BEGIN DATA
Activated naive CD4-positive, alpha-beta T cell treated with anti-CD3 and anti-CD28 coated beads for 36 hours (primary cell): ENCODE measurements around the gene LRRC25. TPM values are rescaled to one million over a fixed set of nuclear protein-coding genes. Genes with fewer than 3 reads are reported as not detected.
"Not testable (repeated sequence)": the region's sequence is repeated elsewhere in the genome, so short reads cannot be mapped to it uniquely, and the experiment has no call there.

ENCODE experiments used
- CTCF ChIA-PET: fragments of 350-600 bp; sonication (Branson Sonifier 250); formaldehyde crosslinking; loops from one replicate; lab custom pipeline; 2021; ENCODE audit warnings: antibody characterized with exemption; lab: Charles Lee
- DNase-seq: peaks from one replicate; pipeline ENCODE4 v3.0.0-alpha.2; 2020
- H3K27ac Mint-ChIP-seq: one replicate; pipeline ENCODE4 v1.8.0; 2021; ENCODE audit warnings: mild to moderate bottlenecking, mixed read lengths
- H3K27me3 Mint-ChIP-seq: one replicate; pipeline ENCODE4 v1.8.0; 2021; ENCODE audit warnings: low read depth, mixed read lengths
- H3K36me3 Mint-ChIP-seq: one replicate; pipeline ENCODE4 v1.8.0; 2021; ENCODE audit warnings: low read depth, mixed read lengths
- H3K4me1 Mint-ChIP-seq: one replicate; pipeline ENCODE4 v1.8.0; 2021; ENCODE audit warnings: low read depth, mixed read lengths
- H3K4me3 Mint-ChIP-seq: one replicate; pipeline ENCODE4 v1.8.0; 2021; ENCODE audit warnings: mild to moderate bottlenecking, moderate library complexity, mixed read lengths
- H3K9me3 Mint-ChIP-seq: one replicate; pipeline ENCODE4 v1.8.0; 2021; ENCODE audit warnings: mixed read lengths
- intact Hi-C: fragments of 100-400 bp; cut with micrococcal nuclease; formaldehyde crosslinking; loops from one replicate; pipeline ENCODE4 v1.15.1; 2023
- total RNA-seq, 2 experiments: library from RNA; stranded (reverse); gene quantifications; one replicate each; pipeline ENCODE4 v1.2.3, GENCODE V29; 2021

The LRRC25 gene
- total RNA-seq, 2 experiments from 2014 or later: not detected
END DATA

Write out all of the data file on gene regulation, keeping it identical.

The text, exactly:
Activated naive CD4-positive, alpha-beta T cell treated with anti-CD3 and anti-CD28 coated beads for 36 hours (primary cell): ENCODE measurements around the gene LRRC25. TPM values are rescaled to one million over a fixed set of nuclear protein-coding genes. Genes with fewer than 3 reads are reported as not detected.
"Not testable (repeated sequence)": the region's sequence is repeated elsewhere in the genome, so short reads cannot be mapped to it uniquely, and the experiment has no call there.

ENCODE experiments used
- CTCF ChIA-PET: fragments of 350-600 bp; sonication (Branson Sonifier 250); formaldehyde crosslinking; loops from one replicate; lab custom pipeline; 2021; ENCODE audit warnings: antibody characterized with exemption; lab: Charles Lee
- DNase-seq: peaks from one replicate; pipeline ENCODE4 v3.0.0-alpha.2; 2020
- H3K27ac Mint-ChIP-seq: one replicate; pipeline ENCODE4 v1.8.0; 2021; ENCODE audit warnings: mild to moderate bottlenecking, mixed read lengths
- H3K27me3 Mint-ChIP-seq: one replicate; pipeline ENCODE4 v1.8.0; 2021; ENCODE audit warnings: low read depth, mixed read lengths
- H3K36me3 Mint-ChIP-seq: one replicate; pipeline ENCODE4 v1.8.0; 2021; ENCODE audit warnings: low read depth, mixed read lengths
- H3K4me1 Mint-ChIP-seq: one replicate; pipeline ENCODE4 v1.8.0; 2021; ENCODE audit warnings: low read depth, mixed read lengths
- H3K4me3 Mint-ChIP-seq: one replicate; pipeline ENCODE4 v1.8.0; 2021; ENCODE audit warnings: mild to moderate bottlenecking, moderate library complexity, mixed read lengths
- H3K9me3 Mint-ChIP-seq: one replicate; pipeline ENCODE4 v1.8.0; 2021; ENCODE audit warnings: mixed read lengths
- intact Hi-C: fragments of 100-400 bp; cut with micrococcal nuclease; formaldehyde crosslinking; loops from one replicate; pipeline ENCODE4 v1.15.1; 2023
- total RNA-seq, 2 experiments: library from RNA; stranded (reverse); gene quantifications; one replicate each; pipeline ENCODE4 v1.2.3, GENCODE V29; 2021

The LRRC25 gene
- total RNA-seq, 2 experiments from 2014 or later: not detected